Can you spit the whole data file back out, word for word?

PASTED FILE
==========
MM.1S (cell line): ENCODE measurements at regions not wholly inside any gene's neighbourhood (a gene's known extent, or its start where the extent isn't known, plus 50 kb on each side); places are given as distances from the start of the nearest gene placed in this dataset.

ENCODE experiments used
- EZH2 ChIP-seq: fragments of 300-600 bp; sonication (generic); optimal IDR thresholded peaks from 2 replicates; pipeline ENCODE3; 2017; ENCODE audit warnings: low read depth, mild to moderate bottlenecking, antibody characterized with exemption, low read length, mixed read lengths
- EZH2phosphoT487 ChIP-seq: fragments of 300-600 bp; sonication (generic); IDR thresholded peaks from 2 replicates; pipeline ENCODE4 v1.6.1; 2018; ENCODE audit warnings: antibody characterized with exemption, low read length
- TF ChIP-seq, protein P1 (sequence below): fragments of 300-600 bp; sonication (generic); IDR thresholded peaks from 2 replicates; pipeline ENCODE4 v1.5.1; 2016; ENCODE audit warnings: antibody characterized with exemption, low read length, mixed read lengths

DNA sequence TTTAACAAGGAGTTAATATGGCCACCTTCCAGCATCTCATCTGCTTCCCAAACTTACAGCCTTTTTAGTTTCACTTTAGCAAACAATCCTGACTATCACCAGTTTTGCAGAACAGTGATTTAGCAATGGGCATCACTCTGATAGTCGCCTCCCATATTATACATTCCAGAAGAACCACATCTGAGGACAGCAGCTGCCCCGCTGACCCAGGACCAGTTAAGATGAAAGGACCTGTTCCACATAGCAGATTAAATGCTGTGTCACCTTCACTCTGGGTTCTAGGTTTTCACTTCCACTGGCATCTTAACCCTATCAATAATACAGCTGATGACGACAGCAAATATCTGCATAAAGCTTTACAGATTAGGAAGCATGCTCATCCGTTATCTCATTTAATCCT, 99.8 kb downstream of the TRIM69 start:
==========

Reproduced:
MM.1S (cell line): ENCODE measurements at regions not wholly inside any gene's neighbourhood (a gene's known extent, or its start where the extent isn't known, plus 50 kb on each side); places are given as distances from the start of the nearest gene placed in this dataset.

ENCODE experiments used
- EZH2 ChIP-seq: fragments of 300-600 bp; sonication (generic); optimal IDR thresholded peaks from 2 replicates; pipeline ENCODE3; 2017; ENCODE audit warnings: low read depth, mild to moderate bottlenecking, antibody characterized with exemption, low read length, mixed read lengths
- EZH2phosphoT487 ChIP-seq: fragments of 300-600 bp; sonication (generic); IDR thresholded peaks from 2 replicates; pipeline ENCODE4 v1.6.1; 2018; ENCODE audit warnings: antibody characterized with exemption, low read length
- TF ChIP-seq, protein P1 (sequence below): fragments of 300-600 bp; sonication (generic); IDR thresholded peaks from 2 replicates; pipeline ENCODE4 v1.5.1; 2016; ENCODE audit warnings: antibody characterized with exemption, low read length, mixed read lengths

DNA sequence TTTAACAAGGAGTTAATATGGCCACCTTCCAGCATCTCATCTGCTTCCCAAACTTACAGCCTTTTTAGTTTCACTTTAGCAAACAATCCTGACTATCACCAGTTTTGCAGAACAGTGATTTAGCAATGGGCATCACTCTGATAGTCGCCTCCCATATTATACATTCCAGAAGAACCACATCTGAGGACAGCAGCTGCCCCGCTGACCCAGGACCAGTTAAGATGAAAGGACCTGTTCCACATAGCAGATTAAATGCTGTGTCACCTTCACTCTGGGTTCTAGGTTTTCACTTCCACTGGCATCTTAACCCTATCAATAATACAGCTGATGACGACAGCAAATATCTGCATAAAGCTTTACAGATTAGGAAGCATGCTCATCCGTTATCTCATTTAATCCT, 99.8 kb downstream of the TRIM69 start: